Thursday, September 17, 2015

No more 'ugly Malaysians'


Level Field

Pay, apologise and repent

Football fans have put the final nail in the coffin of Malaysian football. Their barbaric behaviour saw the 2018 World Cup qualifying Asian zone Group A match against Saudi Arabia abandoned with two minutes left on the clock at the Shah Alam Stadium on Tuesday.

Last week, after the national team’s 10-0 drubbing by United Arab Emirates in Abu Dhabi, everyone pointed the finger at the players, coaches, FAM officials and state FAs. Now, the fans have completed the job of condemning the game in this country. They let off smoke bombs and threw firecrackers and flares onto the pitch on Tuesday. There were also claims that the Saudi fans were attacked.

However, signs that fan frustration was going to boil over were already there because there have been similar incidents at both local and international matches before.

Ultras Malaya (a group of fans claiming to be ardent supporters of the national team) have been identified as the culprits of the latest hooliganism.

So, with clear indications that trouble was brewing, was security tightened for Tuesday’s match?

While the police are trying to find out how the smoke bombs, firecrackers and flares found their way into the stadium despite the fans being screened, the Asian Football Confederation (AFC) and Fifa are not amused by the incident.

Besides awarding the game to Saudi Arabia with a 3-0 score, FA of Malaysia can expect a hefty fine (certainly more than the previous fine of US$10,000 or RM43,000 for crowd trouble during  a friendly match against the Philippines last year and US$35,000 for trouble during a Malaysia-Vietnam AFF Cup match). There is also a strong possibility that Malaysia may have to play a few home international matches in a closed stadium.

Youth and Sports Minister Khairy Jamaluddin has threatened to ban FA of Malaysia if he is not satisfied that enough is being done to resurrect Malaysian football and the national body’s president Tengku Mahkota of Pahang, Tengku Abdullah Sultan Ahmad Shah, has said he is going to resign after the latest debacle. But clearly, the fans decided to take matters into their own hands by going straight down to the pitch.

However, what they did was wrong and they have to be punished severely.

Eleven fans have been arrested and remanded so far and if they and the rest of their group love Malaysian football like they claim to, they should now start collecting money to help FAM pay the Fifa fine.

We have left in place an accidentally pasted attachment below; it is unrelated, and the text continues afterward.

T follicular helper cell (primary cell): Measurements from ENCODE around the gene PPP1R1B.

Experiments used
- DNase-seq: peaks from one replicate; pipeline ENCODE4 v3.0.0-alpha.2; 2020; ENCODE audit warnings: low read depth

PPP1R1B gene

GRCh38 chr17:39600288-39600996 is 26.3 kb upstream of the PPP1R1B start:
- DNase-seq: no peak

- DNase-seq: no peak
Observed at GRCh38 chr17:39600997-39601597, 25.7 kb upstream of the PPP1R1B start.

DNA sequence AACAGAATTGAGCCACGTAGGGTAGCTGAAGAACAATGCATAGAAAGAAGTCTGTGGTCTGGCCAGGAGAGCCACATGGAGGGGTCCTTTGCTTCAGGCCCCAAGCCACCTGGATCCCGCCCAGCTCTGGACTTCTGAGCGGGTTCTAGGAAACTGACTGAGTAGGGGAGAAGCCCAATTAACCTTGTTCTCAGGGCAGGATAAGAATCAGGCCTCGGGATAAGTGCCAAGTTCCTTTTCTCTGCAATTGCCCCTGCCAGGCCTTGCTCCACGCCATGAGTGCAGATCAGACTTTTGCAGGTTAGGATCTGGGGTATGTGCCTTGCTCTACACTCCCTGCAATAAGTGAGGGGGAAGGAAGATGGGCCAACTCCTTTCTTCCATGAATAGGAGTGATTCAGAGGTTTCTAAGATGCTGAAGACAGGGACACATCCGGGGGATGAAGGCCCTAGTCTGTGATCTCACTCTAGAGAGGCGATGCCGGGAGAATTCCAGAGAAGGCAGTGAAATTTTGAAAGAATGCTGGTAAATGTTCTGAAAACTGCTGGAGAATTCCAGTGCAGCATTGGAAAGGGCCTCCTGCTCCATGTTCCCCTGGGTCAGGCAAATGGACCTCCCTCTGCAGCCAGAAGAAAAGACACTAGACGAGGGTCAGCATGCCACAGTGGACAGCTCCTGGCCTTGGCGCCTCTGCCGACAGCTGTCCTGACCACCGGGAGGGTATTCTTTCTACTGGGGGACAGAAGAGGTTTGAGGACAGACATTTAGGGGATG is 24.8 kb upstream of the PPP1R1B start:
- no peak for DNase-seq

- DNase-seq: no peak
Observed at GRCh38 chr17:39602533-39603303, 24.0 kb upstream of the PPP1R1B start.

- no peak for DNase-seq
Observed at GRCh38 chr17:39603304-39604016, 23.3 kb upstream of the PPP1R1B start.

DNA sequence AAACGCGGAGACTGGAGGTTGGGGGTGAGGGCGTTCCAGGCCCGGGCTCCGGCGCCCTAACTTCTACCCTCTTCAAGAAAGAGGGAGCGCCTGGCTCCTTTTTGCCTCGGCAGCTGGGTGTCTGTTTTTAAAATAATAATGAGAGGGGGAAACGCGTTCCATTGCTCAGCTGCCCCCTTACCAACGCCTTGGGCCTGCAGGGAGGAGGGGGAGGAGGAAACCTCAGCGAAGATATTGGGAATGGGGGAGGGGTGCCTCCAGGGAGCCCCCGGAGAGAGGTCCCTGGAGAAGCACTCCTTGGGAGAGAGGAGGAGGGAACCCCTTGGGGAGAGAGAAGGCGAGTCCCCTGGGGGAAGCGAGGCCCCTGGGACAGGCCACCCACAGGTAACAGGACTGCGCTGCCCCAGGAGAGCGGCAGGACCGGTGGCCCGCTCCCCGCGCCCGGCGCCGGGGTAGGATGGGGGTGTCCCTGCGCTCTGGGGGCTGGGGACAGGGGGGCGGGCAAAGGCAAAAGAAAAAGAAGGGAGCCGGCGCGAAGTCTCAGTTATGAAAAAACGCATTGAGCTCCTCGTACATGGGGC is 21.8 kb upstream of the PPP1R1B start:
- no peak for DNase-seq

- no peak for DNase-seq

They should also, with FAM’s permission, converge at the stadium and buy tickets to enter it with banners of apologies to both the national and Saudi Arabia team. They must repent.

Maybe, the national team and the Saudi Arabia ambassador could be present to accept their apology.

This won’t change the fact that a heavy fine is forthcoming but at least they can show their remorse.

Meanwhile, FAM should take this opportunity to educate Malaysians on how to be sporting fans because hooliganism will only worsen the football woes faced by this country.

True, fans have the right to voice their dissatisfaction over the performance of the national team or FAM, but there is a proper forum for it, off the pitch.

Let us not turn our stadiums into battlegrounds and drive away families with children who come to cheer on our players. Don’t jeopardise their safety.

We don’t need deaths in our stadiums to make us sit up and realise how dangerous the situation is getting. We already had a fan lose his right eye to an exploding firecracker in 2011 while the fans of opponents have been assaulted.

On Tuesday, missiles narrowly missed national interim coach Datuk Ong Kim Swee and his players.

Enough damage has been done to Malaysian football without the very supporters of the game turning it ugly.

Hooliganism is not in our culture, so let us not allow a bunch of irresponsible fans give Malaysia a bad name. We have a tough task as it is to raise the standard of Malaysian football and improve its international ranking.

So, let the real fans stand up and be counted.

TONY MARIADASS is a sports
journalist with more than
three decades of experience
and is passionate about
local sports.
He can be reached at
Twitter: @tmariadass​​

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